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Myanmar military's Rohingya crackdown 'not genocide'

ICEO report dismissed as 'politically skewed' by rights group as ICJ verdict looms

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Myanmar military's Rohingya crackdown 'not genocide'

An elderly Rohingya refugee rests after crossing into Bangladesh from Myanmar at Shah Porir Dwip Island near Teknaf in October 2017. About 740,000 Rohingya fled Myanmar after a brutal military clampdown. (Photo: Tauseef Mustafa/AFP)

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A government-established Myanmar inquiry has ruled that there were war crimes and serious human rights violations against Rohingya in a 2017 crackdown in Rakhine state but found no genocidal intent.

The Independent Commission of Inquiry (ICOE) led by Rosario Manalo, a former deputy foreign minister of the Philippines, submitted its final report to President Win Myint and State Counselor Aung San Suu Kyi on Jan. 20.

“Although these serious crimes and violations were committed by multiple actors, there are reasonable grounds to believe that members of Myanmar’s security forces were involved in war crimes, serious human rights violations and violations of domestic law in 2017,” the commission said in statement

“There is insufficient evidence to argue, much less conclude, that the crimes committed were undertaken with the intent to destroy, in whole or in part, a national, ethnic, racial or religious group or with any other requisite mental state for the international crime of genocide.”

But the commission admitted that “the killing of innocent villagers and destruction of their homes were committed by some members of Myanmar’s security forces through disproportionate use of force during the internal armed conflict.”

The commission’s full report has yet to be made public and it remains unclear whether the government will do so.

Military operations from August 2017 forced about 740,000 Rohingya to flee over the border into refugee camps in Bangladesh.

Myanmar has always maintained the crackdown was needed to root out Rohingya rebels after a series of attacks left a dozen security personnel dead.

But refugees have given graphic accounts of widespread murder, rape, torture and arson and have so far largely refused to return to Myanmar for fear of their safety.

Myanmar set up the commission with two international and two local members in July 2018.

Its report comes just days before the United Nations’ top court’s ruling on Jan. 23 on a lawsuit by The Gambia accusing Myanmar's military of genocide against Rohingya in Rakhine.

Suu Kyi told an initial hearing of the International Court of Justice (ICJ) in the Netherlands in December that no genocide had occurred in Myanmar.

A UN fact-finding mission has reported that “genocidal acts” were carried out in Rakhine by Myanmar’s military in 2017.

Phil Robertson, deputy Asia director at Human Rights Watch, slammed the panel’s statement as “a politically skewed set” of commissioners working closely with the Myanmar government from a non-transparent investigation.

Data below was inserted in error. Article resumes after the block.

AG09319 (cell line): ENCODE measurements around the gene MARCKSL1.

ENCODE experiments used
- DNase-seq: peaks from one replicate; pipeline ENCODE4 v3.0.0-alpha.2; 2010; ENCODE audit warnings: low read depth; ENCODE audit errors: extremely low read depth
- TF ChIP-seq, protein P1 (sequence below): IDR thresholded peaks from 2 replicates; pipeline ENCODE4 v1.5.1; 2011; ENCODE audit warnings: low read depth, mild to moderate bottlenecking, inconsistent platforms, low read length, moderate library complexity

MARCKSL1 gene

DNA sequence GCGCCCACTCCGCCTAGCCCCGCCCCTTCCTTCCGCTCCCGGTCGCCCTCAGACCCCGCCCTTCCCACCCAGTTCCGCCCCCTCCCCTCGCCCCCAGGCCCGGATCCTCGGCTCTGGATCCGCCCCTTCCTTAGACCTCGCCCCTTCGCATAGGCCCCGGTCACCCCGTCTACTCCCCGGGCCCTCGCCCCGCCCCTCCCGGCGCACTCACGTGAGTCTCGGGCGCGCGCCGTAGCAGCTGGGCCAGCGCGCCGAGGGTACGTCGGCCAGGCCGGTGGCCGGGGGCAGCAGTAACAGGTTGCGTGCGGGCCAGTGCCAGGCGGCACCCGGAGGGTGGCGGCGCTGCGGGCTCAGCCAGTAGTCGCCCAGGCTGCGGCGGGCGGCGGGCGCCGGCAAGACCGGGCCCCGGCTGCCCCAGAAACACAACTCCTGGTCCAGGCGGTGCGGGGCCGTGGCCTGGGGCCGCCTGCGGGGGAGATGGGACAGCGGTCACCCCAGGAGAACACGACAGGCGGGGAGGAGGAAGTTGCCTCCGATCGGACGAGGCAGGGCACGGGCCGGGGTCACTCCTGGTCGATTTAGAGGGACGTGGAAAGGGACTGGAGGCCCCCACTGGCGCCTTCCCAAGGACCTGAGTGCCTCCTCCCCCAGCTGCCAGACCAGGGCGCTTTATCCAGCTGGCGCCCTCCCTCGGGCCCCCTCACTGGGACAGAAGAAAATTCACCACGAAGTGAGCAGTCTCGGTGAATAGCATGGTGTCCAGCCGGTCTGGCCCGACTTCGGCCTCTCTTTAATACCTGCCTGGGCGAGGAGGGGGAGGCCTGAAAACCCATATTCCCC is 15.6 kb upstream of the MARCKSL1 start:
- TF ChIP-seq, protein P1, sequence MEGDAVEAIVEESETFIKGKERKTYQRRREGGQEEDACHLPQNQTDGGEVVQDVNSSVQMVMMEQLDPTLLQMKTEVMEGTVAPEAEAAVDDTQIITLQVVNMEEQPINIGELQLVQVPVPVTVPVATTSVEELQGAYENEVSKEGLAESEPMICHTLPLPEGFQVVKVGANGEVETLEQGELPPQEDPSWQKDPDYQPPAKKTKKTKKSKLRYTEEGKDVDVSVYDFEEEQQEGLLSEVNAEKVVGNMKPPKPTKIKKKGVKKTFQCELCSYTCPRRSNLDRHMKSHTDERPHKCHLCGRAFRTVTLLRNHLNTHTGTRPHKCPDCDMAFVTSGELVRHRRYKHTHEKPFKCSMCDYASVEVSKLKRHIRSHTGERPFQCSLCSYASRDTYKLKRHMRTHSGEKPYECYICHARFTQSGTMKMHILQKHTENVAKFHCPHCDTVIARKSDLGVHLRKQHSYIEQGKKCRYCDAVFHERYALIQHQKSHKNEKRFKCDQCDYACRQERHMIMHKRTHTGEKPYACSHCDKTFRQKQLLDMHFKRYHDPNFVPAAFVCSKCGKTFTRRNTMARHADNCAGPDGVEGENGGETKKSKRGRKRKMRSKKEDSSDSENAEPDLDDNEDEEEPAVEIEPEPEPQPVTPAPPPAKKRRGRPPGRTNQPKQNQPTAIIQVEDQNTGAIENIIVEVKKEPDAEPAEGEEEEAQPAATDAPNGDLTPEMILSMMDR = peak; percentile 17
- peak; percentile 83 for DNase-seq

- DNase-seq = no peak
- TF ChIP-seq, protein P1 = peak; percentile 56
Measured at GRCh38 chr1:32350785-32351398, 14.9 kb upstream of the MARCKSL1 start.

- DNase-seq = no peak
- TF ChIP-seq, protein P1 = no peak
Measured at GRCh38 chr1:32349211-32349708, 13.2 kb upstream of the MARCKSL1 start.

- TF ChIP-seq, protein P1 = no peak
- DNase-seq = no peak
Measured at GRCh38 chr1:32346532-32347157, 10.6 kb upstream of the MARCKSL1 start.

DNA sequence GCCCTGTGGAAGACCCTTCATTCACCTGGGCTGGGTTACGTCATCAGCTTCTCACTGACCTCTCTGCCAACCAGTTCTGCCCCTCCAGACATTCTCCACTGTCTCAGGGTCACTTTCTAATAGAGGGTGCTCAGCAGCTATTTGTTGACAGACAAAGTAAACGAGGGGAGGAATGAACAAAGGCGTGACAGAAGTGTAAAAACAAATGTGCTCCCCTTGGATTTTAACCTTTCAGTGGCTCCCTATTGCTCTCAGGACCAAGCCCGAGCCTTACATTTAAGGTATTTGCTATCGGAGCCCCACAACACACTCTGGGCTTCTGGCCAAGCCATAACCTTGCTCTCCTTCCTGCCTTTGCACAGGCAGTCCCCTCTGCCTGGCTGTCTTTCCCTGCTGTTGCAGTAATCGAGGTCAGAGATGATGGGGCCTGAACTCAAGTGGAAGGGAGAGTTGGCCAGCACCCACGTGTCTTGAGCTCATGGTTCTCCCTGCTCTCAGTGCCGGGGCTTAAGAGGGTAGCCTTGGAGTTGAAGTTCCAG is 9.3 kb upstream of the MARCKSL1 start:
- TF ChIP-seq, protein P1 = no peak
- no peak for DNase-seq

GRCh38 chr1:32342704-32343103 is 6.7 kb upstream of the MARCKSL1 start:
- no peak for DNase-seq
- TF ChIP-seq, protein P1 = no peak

“The ICOE seems willing to blame individual soldiers for abuses but not the commanders who the UN and other investigations have found were responsible for the numerous systematic atrocities against the Rohingya,” Robertson said in a Jan. 20 statement.

He added that Myanmar should immediately release the full ICOE report in both Burmese and English so that the global community can read for itself how the commission did its work, what it found and how it reached its conclusions.

Aye Lwin, a Muslim leader and a former member of the late Kofi Annan’s Rakhine Advisory Commission, said revealing serious human rights violations seems a positive development but it is important for the military and the government to implement the commission’s findings and take action against perpetrators.

“To be fair, it may be appropriate to use the word ‘genocide’ only after the international court rules on whether it was genocide or not,” Aye Lwin told UCA News.

He said it is unfortunate to see a narrative among people and the media that Rohingya are illegal immigrants who should return to Bangladesh.

Myanmar’s government and most people regard Rohingya as Bengalis. By not recognizing the term “Rohingya,” the government has implied that they are illegal immigrants from neighboring Bangladesh despite vast numbers of them having lived in Myanmar for decades.

Kyaw Min, chairman of the Yangon-based Democracy and Human Rights Party, which works for Rohingya rights, said the commission’s findings appear to reflect the government’s stance, so it raised the question of credibility among the international community.

“I think the government-established commission’s report will not impact this week’s ruling by the ICJ, which has its own investigations,” Kyaw Min told UCA News.

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